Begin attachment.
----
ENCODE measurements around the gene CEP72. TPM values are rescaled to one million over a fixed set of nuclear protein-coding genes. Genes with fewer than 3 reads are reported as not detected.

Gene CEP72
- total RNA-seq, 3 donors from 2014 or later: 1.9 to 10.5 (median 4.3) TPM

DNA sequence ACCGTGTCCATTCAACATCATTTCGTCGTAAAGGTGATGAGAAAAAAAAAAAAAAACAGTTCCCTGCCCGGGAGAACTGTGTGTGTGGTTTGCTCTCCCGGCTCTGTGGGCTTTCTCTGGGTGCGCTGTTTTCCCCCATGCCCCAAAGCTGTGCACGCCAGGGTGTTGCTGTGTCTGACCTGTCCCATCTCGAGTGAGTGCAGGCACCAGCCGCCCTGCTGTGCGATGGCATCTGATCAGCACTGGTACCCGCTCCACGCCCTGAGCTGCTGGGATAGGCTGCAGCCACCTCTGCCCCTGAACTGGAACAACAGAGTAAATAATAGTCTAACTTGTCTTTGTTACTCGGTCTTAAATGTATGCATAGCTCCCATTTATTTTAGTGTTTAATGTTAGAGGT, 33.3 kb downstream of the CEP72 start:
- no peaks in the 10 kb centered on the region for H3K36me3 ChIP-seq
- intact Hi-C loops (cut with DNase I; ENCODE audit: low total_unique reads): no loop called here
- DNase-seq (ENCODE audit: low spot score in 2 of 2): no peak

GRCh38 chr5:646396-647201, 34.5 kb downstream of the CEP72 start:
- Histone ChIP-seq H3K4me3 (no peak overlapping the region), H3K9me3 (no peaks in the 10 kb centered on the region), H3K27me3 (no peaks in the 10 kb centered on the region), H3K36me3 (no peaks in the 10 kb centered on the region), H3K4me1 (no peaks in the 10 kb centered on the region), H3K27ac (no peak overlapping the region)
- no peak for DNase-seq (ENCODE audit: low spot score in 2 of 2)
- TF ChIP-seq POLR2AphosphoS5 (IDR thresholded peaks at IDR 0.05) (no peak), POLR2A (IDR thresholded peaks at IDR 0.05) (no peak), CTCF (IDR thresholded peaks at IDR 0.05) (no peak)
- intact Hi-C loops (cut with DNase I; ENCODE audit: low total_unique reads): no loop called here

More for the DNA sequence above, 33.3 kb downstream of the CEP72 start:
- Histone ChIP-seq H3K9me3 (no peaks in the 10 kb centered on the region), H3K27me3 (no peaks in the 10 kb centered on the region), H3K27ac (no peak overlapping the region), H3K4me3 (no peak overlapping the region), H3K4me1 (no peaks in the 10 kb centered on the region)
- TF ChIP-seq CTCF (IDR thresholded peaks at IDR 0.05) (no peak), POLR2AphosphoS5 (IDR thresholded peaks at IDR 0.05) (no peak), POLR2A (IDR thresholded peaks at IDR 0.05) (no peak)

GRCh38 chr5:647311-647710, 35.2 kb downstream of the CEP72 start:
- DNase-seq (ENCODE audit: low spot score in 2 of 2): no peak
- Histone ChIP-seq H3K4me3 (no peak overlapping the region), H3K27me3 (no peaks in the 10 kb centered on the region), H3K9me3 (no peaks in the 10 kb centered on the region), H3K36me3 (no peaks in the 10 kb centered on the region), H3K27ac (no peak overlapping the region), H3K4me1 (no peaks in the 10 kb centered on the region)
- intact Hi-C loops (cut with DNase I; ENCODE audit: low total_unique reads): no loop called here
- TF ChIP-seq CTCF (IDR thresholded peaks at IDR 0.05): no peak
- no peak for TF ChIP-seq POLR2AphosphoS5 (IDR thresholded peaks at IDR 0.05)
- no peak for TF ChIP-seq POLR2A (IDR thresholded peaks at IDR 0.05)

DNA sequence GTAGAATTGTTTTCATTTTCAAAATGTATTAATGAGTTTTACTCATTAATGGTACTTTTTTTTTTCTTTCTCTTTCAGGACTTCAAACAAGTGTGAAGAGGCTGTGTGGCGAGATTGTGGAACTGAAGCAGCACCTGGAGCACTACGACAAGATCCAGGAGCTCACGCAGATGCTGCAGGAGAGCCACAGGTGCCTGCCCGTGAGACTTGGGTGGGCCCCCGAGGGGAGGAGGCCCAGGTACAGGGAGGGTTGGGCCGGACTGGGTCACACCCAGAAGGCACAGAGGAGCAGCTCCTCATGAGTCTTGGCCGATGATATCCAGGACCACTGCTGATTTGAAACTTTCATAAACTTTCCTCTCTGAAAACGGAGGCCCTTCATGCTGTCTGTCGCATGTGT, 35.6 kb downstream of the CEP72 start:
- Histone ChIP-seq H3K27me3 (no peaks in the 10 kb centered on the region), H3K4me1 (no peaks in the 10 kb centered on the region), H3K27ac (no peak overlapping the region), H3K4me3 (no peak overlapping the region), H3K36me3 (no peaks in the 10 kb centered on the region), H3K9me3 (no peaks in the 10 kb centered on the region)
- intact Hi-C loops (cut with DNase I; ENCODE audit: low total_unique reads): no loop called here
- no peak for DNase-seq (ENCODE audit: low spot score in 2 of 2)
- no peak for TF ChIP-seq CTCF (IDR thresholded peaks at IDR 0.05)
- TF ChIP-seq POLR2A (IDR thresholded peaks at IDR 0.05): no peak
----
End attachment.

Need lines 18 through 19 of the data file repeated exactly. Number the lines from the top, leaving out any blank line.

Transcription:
- Histone ChIP-seq H3K4me3 (no peak overlapping the region), H3K27me3 (no peaks in the 10 kb centered on the region), H3K9me3 (no peaks in the 10 kb centered on the region), H3K36me3 (no peaks in the 10 kb centered on the region), H3K27ac (no peak overlapping the region), H3K4me1 (no peaks in the 10 kb centered on the region)
- intact Hi-C loops (cut with DNase I; ENCODE audit: low total_unique reads): no loop called here